Ojibway/Cree leader presses for aboriginal hiring and procurement policy

A local First Nations educator is pressing the City of Mississauga to set up a new hiring and buying policy to back native-owned companies.

Ojibway/Cree-Mississauga resident Eddy Robinson, says such a move would help native businesses get access to numerous contracts the city tenders for hundreds of goods and services every year.

At a recent council meeting, Robinson made the pitch for such a policy. Mayor Hazel McCallion said city contracts are available for all businesses and asked Robinson for a list of companies run by Aboriginal people in Mississauga.

Robinson, who moved to Mississauga from Toronto just a year-and-a-half ago, said he is unfamiliar with the local business community here, but he says the city has an opportunity to set an example.

“There’s currently a federal procurement policy that specifically deals with services and vendors that are first-nations owned,” he told YourMississaugaBiz.com. “But there’s nothing at the provincial or municipal level.”

The 38-year-old member of the Crane clan said a specialized policy would also be an incentive for native entrepreneurs to work in or move to the city.

“They’re going to open the door to more funding,” he said. “Because if they set something like that up federal government, other governments, other native people are going to see that and it’s going to go on their radar.”

Robinson also noted that all the major Canadian banks have senior staff with a full-time focus on native banking.

City manager of materiel management Marlene Knight said section five of the city bylaw prohibits local preference. She also said, in terms of supporting local businesses owned by Aboriginal people in Mississauga, this was the first time in her 23-year career the topic of a native-specific buying policy had come up.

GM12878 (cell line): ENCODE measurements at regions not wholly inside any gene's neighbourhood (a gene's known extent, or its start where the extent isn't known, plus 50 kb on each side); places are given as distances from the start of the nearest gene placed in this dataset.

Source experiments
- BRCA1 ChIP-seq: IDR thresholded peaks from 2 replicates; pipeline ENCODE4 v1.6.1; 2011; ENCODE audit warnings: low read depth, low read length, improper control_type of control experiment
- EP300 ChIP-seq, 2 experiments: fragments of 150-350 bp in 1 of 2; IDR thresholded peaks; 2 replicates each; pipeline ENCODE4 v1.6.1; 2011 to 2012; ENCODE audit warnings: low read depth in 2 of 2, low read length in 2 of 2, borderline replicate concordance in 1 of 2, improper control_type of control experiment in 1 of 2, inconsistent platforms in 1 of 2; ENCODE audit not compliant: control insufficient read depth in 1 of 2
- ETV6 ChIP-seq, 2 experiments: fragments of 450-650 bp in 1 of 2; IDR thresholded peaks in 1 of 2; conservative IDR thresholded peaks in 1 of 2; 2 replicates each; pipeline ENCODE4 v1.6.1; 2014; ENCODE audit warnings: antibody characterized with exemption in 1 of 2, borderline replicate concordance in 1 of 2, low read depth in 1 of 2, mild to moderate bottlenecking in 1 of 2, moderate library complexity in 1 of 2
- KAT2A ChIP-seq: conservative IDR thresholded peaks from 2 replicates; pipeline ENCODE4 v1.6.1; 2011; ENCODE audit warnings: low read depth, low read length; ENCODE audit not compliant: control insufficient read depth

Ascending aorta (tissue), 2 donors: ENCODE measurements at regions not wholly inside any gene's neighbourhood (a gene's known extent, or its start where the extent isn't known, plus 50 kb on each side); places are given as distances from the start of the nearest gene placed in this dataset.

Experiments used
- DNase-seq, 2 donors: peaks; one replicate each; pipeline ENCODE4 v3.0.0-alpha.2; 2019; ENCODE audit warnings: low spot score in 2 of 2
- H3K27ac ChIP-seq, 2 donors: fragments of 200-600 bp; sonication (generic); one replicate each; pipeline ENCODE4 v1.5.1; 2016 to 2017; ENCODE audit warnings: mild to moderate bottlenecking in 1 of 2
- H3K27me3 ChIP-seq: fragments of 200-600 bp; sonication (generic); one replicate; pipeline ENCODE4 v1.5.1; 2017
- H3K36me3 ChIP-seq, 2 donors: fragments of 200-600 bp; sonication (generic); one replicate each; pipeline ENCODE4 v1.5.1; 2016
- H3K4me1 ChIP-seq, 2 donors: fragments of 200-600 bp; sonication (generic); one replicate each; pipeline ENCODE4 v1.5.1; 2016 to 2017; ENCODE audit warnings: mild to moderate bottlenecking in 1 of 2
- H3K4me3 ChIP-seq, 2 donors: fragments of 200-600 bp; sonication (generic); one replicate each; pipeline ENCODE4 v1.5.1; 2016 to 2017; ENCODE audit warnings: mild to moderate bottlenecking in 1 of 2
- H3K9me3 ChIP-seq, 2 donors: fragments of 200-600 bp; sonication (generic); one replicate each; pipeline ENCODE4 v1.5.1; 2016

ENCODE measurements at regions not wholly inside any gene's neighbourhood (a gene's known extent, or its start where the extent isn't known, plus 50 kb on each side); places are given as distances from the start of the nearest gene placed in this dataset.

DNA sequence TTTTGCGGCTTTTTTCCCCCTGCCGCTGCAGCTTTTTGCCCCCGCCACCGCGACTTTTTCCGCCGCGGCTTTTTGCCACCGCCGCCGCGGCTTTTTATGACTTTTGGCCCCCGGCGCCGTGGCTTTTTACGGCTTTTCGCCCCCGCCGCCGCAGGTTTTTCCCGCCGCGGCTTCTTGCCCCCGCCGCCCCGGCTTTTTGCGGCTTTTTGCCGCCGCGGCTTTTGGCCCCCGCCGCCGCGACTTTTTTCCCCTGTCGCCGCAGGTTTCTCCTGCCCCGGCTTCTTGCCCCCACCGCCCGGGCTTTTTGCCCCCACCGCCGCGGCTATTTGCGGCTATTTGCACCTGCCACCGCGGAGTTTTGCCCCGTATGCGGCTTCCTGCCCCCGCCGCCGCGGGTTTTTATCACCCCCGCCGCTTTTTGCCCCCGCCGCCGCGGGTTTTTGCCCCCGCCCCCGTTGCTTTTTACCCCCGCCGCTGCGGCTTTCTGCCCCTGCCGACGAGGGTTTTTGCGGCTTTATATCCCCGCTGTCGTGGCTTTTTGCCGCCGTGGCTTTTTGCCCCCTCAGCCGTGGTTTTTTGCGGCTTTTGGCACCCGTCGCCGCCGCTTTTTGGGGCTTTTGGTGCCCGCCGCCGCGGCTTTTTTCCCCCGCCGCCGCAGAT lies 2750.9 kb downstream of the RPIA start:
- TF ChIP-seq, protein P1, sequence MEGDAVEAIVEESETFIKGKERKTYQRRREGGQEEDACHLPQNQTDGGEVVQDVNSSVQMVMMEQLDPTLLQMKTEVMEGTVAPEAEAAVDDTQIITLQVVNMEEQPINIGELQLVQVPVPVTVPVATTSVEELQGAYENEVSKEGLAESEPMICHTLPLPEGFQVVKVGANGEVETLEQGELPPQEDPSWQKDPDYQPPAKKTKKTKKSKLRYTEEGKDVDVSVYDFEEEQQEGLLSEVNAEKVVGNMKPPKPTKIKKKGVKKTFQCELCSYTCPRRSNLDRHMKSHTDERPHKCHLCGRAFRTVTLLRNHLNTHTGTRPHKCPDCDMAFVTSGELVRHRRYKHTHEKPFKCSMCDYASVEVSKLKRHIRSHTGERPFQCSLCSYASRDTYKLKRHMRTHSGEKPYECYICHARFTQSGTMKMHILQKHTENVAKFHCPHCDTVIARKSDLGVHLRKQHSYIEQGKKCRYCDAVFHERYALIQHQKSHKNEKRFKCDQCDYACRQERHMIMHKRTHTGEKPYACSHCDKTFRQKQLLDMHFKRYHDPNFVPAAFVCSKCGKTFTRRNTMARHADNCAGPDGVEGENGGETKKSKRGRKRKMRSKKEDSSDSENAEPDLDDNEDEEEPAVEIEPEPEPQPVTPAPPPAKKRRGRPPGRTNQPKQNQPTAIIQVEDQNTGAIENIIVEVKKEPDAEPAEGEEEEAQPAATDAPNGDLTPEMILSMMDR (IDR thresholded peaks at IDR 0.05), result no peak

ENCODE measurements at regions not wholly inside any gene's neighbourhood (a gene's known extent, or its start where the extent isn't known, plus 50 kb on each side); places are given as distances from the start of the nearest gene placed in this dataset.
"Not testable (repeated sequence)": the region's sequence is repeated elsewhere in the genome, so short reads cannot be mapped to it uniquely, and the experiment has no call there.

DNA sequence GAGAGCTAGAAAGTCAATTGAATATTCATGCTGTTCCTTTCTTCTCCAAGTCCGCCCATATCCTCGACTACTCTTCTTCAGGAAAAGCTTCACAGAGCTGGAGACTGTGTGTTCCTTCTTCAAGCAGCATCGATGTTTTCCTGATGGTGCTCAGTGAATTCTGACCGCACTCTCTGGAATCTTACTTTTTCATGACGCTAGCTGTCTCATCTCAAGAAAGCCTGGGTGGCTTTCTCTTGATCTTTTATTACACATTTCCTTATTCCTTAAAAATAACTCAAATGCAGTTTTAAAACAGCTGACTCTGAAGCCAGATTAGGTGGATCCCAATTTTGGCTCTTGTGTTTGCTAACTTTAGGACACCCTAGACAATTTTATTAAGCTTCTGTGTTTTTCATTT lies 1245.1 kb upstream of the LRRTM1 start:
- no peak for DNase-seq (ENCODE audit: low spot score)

“Certainly they could be put on a list when we put out quotations and they could put in a bid,” she said.

Due to the bylaw, Knight said she would have to investigate further if the Aboriginal-owned businesses desired a preference.  “I think that would have to come from Council,” she said. “They would have to say, ‘We want this’ and give me some parameters.”

However, Knight said if Robinson just wanted opportunities for himself or other Aboriginal-owned businesses on a single-source basis, provided a reasonable price and asked for a contract, she wouldn’t have a previous experience to reference. “No one’s asked me that question before.”

As for the local community, the 2006 census noted 5,500 Peel residents who identify as being First Nations, Métis or Inuit, with 11,750 people identifying themselves as having aboriginal ancestry.

There is also a Mississauga-based Peel Aboriginal Network, but the organization focuses on education, awareness, culture, affordable housing and social activities.

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